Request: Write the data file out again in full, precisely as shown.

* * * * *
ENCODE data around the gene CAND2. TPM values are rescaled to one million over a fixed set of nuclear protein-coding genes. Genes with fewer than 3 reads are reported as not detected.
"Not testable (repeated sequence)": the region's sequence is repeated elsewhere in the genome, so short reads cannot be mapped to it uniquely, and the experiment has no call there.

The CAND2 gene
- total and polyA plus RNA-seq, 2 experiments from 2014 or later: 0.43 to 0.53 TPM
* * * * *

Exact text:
ENCODE data around the gene CAND2. TPM values are rescaled to one million over a fixed set of nuclear protein-coding genes. Genes with fewer than 3 reads are reported as not detected.
"Not testable (repeated sequence)": the region's sequence is repeated elsewhere in the genome, so short reads cannot be mapped to it uniquely, and the experiment has no call there.

The CAND2 gene
- total and polyA plus RNA-seq, 2 experiments from 2014 or later: 0.43 to 0.53 TPM